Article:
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How to calculate $$\int_0^1 \frac{\ln(1+x)} x \, dx $$ I tried to use different methods of integral but i didn't find any result.

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    $\begingroup$ What about using the Taylor series for $\ln(1+x)$ and integrating term-by-term? $\endgroup$ – sharding4 Jun 15 '17 at 1:26
  • $\begingroup$ I didn't really understand you meant $\endgroup$ – user431856 Jun 15 '17 at 1:29
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We have

$$ \int \frac{\ln(1+x)}{x} dx = -\sum_{k=1}^\infty \frac{(-1)^k(x)^k}{k^2} $$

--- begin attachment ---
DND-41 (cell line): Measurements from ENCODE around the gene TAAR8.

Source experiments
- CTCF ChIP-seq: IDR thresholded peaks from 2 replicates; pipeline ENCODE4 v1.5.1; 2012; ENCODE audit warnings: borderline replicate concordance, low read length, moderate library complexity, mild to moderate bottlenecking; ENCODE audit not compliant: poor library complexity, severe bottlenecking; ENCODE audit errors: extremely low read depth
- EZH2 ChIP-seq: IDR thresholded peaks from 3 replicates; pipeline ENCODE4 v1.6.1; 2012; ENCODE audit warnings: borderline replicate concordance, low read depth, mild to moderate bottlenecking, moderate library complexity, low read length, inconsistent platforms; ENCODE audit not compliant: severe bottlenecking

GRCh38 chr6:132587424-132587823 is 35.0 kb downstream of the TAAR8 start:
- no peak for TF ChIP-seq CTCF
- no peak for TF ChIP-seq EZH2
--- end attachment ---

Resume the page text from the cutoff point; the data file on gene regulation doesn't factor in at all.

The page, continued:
So your definite integral

\begin{align*} \int_0^1 \frac{\ln(1+x)}{x} dx &= \left[-\sum_{k=1}^\infty \frac{(-1)^k(x)^k}{k^2} \right]_0^1 \\ \left[-\sum_{k=1}^\infty \frac{(-1)^k}{k^2} - 0\right] &= - \left( - \frac{\pi^2}{12} \right) \\ &= \frac{\pi^2}{12} \end{align*}

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HINT

$$\int_{0}^{1} \frac{\ln(1+x)}{x} \ dx= \int_{0}^{1} \int_{0}^{1} \frac{1}{1+xy} \ dy \ dx,$$ which can be confirmed by integrating the right hand side with respect to $y.$ Then make the change of variables $x=u+v,y=u-v$ to the double integral and evaluate. You should get $\frac{\pi^2}{12}.$

Remark

This is the exact same method of proof that Tom Apostol used for showing $$\sum_{n=1}^{\infty} \frac{1}{n^2} =\frac{\pi^2}{6}.$$ See pages 10-11 of http://math.cmu.edu/~bwsulliv/MathGradTalkZeta2.pdf

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